Parenting Choices: Once You've Made Them How Do You Manage Them?
a la cart vs table d'hôte
For many years my family did not eat read meat or basically any meat that came from four-legged creatures. This wasn't because of cultural or religious beliefs or even over the treatment of animals (although I do support the ethical treatment of animals). It started with my husband living in England during the beginning of the Mad Cow scare. He cannot donate blood to this day because he spent more than 3 months in England between 1980 and 1996 and is considered to have had possible exposure to the human form of Mad Cow Disease or Variant Creutzfeldt-Jakob disease.
I found the book Deadly Feast by Richard Rhodes to be an interesting read and further dampened our desire to eat red meat, so gradually we just stopped. Don't get me wrong, I'm not suggesting in any way that eating beef, lamb, or pork is a bad thing. I'm simply saying we made a choice not to eat them. Around this time we also started to think the fewer people who touched or processed our food the better. I totally understand the appeal of the 100 mile diet, because it allows for so much more knowledge about your food, and knowledge is power.
But I digress, this post is not about what food choices I make, or even why to make certain choices, it's about how to manage those choices once you've made them.
It took awhile (and many raised eyebrows) for our families to wrap their heads around the fact we did not eat red meat. They debated whether lamb was in fact a red meat, or told us there was only a little bit in the dish, and so on (okay a lot more so ons). We simply said no thank you and ate the items served that did not contain red meat. Eventually they just started to serve meals we could eat as well. The truth is we were only talking about a couple meals a year.
Along come kids and we didn't feed them red meat either. Once again we had to justify our decision and endure all the arguments and debates over why other people thought we should eat this or that. With time and repeated instructions not to feed our kids red meat they finally accepted and complied (most of the time). We had no expectations that others fed our kids, but if they did red meat was not to be part of the meal.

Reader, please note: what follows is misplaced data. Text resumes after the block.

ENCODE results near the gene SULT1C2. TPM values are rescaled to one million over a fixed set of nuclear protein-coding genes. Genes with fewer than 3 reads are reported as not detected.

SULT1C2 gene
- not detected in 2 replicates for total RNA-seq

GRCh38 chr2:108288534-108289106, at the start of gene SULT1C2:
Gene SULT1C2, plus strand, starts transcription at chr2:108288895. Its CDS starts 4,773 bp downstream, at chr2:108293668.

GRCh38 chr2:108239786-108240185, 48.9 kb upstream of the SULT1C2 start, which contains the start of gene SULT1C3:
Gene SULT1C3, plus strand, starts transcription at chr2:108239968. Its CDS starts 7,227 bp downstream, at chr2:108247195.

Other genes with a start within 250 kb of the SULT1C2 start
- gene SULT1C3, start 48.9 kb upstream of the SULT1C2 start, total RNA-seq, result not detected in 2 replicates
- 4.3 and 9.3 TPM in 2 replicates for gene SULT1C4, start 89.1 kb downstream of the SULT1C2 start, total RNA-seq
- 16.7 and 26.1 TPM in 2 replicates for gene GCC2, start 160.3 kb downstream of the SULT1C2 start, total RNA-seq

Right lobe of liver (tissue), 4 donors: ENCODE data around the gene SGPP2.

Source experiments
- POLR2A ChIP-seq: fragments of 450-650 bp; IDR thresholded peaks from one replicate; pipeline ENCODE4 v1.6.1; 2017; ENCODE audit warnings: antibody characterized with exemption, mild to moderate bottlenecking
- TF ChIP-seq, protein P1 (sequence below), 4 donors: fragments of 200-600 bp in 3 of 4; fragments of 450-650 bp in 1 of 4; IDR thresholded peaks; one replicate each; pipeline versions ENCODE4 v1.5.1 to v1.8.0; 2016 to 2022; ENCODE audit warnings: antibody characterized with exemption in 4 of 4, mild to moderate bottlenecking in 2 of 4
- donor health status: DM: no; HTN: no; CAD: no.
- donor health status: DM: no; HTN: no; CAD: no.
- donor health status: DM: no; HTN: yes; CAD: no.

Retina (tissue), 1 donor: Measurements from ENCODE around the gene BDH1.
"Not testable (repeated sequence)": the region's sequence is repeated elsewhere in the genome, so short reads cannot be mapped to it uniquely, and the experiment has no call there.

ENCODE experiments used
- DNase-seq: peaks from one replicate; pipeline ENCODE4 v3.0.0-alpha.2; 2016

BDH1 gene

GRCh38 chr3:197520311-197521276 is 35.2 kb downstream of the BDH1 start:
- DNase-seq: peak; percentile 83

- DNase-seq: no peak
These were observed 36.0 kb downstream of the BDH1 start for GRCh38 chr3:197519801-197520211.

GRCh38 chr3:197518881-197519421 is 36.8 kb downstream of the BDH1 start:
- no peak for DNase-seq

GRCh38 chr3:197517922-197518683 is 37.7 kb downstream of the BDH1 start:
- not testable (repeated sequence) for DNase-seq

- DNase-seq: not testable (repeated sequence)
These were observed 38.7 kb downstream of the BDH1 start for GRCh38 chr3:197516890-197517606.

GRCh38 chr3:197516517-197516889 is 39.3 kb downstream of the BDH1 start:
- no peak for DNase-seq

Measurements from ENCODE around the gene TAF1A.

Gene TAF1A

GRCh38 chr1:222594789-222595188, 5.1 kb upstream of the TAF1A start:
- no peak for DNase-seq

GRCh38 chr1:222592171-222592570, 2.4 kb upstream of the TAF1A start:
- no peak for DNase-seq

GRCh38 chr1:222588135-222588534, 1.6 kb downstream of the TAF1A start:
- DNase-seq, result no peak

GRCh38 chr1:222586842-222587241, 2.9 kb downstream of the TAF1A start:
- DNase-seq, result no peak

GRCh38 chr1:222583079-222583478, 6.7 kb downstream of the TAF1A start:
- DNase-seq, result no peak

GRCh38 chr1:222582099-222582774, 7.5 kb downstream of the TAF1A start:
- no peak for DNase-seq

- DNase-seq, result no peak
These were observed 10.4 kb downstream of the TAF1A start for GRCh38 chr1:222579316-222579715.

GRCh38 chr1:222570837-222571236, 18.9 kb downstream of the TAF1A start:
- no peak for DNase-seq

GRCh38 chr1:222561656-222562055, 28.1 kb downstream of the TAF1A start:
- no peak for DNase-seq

Things were going along nicely until our kids reached the age of "the birthday party" and what I like to refer to as menu hot-dogma where hotdogs, hamburgers, and pepperoni pizza became the foods of choice. I can't say I blame parents, they are easy, convenient, most places that cater kids' birthday parties offer these options, and kids like them. While my kids were toddlers parents were often invited to stay at parties and I could help them with this food quandary. However, once the parties turned to drop-off only my kids needed the tools to manage the situation themselves.
In general I found people to be understanding and accepting of allergies as a legitimate reason for food choices, but less understanding or oblivious to religious, cultural, or personal lifestyle choices. Reaction to our decision not to eat red meat ranged from "Aren't they silly, quirky or granola munchers", "She's a hover mother", to outright disagreement. I'd always provided multiple options at my kids' parties, and catered to diet restrictions whatever the reason, but maybe I was more sensitive to this because we had some of our own.